Asana’s dashboard gives the user a quick overview of all the projects, tasks, and their statuses. But, unless you get a paid price plan, you are limited to see only three projects at a time.

Similar to Asana, the Microsoft Planner dashboard is created in minimalist design that can easily fit any business and team. It is perfect for those who does appreciate apps for their functionality rather than bizarre design. It gives a user an overview of all the favorite plans and tasks.

Task – and task management look

First of all, all of these apps let a user become granular with the projects. Within all of the tools – Microsoft Planner, Trello, and Asana – it is possible to add notes, links, attachments, add labels and move tasks to different lists.

Microsoft Planner vs Trello vs Asana: Comparison - Thinkmobiles


When you’ve created a task, you can assign people to it through “cards” in Trello. This project management tool works with “cards”, with the help of which you can nominate a project leader and add people to the project. Trello has a definite advantage that differs from other tools – you copy to-do lists to another card, which is really awesome for repetitive tasks.

Microsoft Planner vs Trello vs Asana: Comparison - Thinkmobiles

In the meantime, Asana’s tasks have other nice features. Not only you are allowed to assign tasks to other people or to yourself, Asana also lets you use tags to group tasks and mark them complete or incomplete. It is possible to assign a task to one team member and then add a checklist, or create subtasks and assign them to multiple team members.

Microsoft Planner vs Trello vs Asana: Comparison - Thinkmobiles

Microsoft Planner allows you to create tasks to pin to the so-called buckets and assign the team member who is responsible for completing the task. The difference is that here, at Microsoft Planner, you can only assign one person. It also allows you to check the status of the assigned task – “completed”, “late”, or “in progress”. The good thing about Office 365 Planner is, again, that you can assign other members of the group to the task by dragging and dropping the needed icons.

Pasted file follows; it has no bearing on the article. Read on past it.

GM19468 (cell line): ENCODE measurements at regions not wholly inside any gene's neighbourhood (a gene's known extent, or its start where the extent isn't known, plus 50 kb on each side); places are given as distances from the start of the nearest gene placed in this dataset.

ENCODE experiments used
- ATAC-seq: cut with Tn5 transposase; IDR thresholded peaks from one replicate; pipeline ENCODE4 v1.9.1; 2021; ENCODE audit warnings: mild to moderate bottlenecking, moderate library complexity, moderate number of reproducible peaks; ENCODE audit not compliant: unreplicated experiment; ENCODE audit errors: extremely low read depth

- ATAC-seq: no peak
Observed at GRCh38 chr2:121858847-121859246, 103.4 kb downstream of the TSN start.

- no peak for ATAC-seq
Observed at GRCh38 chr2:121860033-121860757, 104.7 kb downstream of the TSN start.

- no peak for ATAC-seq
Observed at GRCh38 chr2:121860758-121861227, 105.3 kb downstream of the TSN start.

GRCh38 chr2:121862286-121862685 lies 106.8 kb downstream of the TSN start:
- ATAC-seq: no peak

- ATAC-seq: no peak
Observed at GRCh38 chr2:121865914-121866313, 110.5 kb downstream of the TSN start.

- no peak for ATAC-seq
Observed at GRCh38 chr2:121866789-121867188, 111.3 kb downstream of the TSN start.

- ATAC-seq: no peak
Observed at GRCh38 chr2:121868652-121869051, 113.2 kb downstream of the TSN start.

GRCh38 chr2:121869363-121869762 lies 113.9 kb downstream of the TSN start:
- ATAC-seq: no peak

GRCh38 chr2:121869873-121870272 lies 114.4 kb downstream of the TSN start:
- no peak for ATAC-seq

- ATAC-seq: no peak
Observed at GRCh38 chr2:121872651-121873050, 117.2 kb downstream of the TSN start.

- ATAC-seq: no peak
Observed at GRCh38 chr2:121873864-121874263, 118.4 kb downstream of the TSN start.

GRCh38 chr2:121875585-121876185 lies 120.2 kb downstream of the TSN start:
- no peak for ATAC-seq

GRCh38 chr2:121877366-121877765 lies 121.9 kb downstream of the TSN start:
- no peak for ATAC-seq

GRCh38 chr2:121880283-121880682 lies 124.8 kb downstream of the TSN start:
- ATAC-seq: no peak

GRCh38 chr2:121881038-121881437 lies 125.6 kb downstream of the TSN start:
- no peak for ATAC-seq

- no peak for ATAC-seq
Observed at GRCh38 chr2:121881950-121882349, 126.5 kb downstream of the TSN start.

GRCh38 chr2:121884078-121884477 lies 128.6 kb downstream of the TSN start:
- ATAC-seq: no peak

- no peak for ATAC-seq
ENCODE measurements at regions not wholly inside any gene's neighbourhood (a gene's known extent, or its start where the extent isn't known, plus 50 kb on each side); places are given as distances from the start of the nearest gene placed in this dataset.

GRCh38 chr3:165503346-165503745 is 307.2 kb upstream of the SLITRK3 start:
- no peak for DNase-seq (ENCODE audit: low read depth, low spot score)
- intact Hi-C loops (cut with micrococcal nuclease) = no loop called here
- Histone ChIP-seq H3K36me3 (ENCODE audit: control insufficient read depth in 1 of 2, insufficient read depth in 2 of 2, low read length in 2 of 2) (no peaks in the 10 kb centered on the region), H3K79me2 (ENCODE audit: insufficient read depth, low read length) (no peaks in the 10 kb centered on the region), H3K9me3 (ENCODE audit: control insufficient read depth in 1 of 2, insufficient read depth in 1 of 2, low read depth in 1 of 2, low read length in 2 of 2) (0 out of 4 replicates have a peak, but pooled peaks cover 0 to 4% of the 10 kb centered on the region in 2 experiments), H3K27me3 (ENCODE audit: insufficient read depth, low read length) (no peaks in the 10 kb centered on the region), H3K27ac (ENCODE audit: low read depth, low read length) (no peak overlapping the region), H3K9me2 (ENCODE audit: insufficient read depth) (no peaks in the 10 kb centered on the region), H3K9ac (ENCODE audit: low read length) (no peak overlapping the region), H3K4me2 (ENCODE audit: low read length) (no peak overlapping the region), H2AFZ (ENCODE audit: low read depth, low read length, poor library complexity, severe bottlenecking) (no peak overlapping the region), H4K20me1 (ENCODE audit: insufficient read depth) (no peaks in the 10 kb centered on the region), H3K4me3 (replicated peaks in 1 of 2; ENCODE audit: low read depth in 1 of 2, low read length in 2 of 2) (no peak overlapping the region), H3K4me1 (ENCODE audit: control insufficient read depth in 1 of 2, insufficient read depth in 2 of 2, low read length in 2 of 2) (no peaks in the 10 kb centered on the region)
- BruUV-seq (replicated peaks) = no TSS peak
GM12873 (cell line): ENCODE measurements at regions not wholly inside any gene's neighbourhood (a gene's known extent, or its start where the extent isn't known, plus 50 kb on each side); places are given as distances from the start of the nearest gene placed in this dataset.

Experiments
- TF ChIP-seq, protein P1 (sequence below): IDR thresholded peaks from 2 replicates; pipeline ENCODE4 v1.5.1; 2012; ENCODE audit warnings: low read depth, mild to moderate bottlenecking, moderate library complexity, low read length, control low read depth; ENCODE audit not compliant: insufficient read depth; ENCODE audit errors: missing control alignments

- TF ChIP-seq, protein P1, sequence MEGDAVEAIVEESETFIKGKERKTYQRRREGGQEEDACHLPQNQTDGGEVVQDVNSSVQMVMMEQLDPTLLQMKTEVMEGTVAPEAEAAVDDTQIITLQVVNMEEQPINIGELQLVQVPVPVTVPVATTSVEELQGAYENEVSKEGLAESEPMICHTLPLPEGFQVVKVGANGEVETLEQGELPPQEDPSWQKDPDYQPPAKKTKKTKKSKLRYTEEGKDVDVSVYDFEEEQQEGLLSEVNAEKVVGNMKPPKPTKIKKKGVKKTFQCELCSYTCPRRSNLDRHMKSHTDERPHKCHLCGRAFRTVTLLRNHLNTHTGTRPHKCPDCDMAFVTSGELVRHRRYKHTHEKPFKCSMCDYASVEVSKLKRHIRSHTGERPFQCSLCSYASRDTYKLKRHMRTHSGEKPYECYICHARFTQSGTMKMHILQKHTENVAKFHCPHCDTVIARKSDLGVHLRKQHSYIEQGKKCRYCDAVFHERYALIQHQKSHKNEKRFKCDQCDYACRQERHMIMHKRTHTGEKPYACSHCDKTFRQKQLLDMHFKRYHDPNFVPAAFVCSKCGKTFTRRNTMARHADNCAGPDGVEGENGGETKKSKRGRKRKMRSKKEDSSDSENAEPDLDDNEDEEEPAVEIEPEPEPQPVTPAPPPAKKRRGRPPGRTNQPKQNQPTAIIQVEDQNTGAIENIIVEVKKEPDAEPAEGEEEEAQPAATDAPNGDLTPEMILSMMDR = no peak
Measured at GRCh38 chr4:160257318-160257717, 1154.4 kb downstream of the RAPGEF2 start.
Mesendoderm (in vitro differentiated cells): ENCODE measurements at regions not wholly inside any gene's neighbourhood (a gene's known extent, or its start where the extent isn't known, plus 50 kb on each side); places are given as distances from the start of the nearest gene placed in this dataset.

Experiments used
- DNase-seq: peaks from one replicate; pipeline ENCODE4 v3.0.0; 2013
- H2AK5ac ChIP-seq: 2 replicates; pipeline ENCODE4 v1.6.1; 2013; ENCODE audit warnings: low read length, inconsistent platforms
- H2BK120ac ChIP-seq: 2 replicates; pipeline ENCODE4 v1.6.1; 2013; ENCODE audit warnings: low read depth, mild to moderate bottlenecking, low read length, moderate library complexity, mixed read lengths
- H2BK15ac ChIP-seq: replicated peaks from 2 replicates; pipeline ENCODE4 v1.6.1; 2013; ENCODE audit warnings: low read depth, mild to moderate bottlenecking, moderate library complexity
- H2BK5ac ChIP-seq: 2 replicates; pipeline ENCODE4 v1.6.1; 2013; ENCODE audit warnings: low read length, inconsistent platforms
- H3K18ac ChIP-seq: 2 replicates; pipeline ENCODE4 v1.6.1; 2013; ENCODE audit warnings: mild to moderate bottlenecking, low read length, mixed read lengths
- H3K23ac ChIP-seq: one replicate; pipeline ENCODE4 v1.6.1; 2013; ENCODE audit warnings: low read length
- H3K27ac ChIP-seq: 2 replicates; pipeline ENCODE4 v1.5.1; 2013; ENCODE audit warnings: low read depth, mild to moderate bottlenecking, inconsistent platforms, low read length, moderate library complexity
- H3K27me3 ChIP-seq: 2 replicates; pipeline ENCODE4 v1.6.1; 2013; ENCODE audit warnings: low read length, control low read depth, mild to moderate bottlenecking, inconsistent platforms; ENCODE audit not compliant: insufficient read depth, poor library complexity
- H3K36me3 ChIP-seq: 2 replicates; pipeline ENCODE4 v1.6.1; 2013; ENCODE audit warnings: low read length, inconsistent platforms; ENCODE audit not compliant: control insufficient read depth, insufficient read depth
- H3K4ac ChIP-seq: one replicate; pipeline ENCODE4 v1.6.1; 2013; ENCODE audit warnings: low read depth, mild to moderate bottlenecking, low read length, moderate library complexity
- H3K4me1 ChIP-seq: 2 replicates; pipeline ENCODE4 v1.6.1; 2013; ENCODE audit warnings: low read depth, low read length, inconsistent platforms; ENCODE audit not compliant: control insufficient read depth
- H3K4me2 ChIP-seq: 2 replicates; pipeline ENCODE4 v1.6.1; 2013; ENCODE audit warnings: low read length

Setting up your projects: how can it be?

It’s quite an easy deal to set the boards and plans up in Trello. After you create a new project or board you can add team members by sending them an email through the app. There is no option for adding a description or creating an email address for the board like it is in Microsoft Planner (later about it).

Microsoft Planner vs Trello vs Asana: Comparison - Thinkmobiles

It’s more than easy to create a “project” in Asana. Find the ‘+’ which is next to ‘Projects’ in the menu and click it – here you go, a project is created. Add team members by sending them an email, set the preferences (public or private) and start the collaboration.

Microsoft Planner vs Trello vs Asana: Comparison - Thinkmobiles

If you want to create a new plan (project) in Microsoft Planner, all you need to do is to click on create a “plan” and give it a project title. After that, you can set its preferences (public or private), add a description, assign people to it and create a separate plan email box that links to conversation threads in Outlook.

Microsoft Planner vs Trello vs Asana: Comparison - Thinkmobiles